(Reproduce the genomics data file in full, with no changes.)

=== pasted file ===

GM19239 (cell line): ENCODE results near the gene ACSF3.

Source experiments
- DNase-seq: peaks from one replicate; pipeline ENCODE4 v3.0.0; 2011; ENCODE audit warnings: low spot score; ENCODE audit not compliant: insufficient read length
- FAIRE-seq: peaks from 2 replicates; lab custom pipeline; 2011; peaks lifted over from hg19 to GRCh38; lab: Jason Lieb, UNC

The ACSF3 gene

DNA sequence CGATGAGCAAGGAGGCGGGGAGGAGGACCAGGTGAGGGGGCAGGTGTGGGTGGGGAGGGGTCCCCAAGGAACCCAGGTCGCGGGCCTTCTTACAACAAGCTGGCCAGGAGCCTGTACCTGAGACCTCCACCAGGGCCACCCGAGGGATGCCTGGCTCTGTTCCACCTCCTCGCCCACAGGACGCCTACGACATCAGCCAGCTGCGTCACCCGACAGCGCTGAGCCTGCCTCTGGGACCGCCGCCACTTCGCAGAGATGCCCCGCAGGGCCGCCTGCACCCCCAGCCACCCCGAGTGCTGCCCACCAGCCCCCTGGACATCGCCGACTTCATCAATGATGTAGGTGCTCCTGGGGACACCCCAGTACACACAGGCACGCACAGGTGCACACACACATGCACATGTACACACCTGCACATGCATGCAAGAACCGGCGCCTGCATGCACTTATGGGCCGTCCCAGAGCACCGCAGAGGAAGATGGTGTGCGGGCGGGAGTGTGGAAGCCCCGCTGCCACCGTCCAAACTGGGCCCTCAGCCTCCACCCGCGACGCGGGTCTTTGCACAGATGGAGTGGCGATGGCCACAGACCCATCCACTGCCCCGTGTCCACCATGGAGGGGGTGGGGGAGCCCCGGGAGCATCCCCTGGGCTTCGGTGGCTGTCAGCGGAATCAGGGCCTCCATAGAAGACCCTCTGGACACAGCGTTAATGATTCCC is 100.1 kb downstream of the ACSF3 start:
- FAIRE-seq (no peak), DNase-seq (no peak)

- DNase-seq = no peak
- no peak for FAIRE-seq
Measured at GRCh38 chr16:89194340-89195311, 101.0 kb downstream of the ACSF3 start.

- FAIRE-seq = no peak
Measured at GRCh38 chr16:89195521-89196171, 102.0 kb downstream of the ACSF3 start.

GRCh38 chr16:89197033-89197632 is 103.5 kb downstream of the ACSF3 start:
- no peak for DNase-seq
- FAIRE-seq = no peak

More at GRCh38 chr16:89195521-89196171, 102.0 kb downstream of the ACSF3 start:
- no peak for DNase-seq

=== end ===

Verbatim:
GM19239 (cell line): ENCODE results near the gene ACSF3.

Source experiments
- DNase-seq: peaks from one replicate; pipeline ENCODE4 v3.0.0; 2011; ENCODE audit warnings: low spot score; ENCODE audit not compliant: insufficient read length
- FAIRE-seq: peaks from 2 replicates; lab custom pipeline; 2011; peaks lifted over from hg19 to GRCh38; lab: Jason Lieb, UNC

The ACSF3 gene

DNA sequence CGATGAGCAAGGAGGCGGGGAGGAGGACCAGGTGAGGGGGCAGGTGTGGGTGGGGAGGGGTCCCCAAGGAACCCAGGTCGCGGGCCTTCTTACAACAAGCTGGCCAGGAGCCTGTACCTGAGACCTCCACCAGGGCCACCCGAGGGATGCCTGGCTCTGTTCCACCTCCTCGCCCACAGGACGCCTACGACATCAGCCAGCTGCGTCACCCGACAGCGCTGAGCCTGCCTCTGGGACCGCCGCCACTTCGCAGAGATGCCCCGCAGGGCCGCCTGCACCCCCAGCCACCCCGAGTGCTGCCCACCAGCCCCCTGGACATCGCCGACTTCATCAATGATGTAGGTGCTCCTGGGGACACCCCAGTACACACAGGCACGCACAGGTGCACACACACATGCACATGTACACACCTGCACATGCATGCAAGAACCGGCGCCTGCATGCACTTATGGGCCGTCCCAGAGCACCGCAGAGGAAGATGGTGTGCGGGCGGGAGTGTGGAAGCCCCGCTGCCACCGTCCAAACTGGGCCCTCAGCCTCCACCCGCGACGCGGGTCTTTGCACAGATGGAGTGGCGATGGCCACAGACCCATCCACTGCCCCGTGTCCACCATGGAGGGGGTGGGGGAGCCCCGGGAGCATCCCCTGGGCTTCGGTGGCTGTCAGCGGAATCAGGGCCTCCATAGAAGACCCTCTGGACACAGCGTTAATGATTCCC is 100.1 kb downstream of the ACSF3 start:
- FAIRE-seq (no peak), DNase-seq (no peak)

- DNase-seq = no peak
- no peak for FAIRE-seq
Measured at GRCh38 chr16:89194340-89195311, 101.0 kb downstream of the ACSF3 start.

- FAIRE-seq = no peak
Measured at GRCh38 chr16:89195521-89196171, 102.0 kb downstream of the ACSF3 start.

GRCh38 chr16:89197033-89197632 is 103.5 kb downstream of the ACSF3 start:
- no peak for DNase-seq
- FAIRE-seq = no peak

More at GRCh38 chr16:89195521-89196171, 102.0 kb downstream of the ACSF3 start:
- no peak for DNase-seq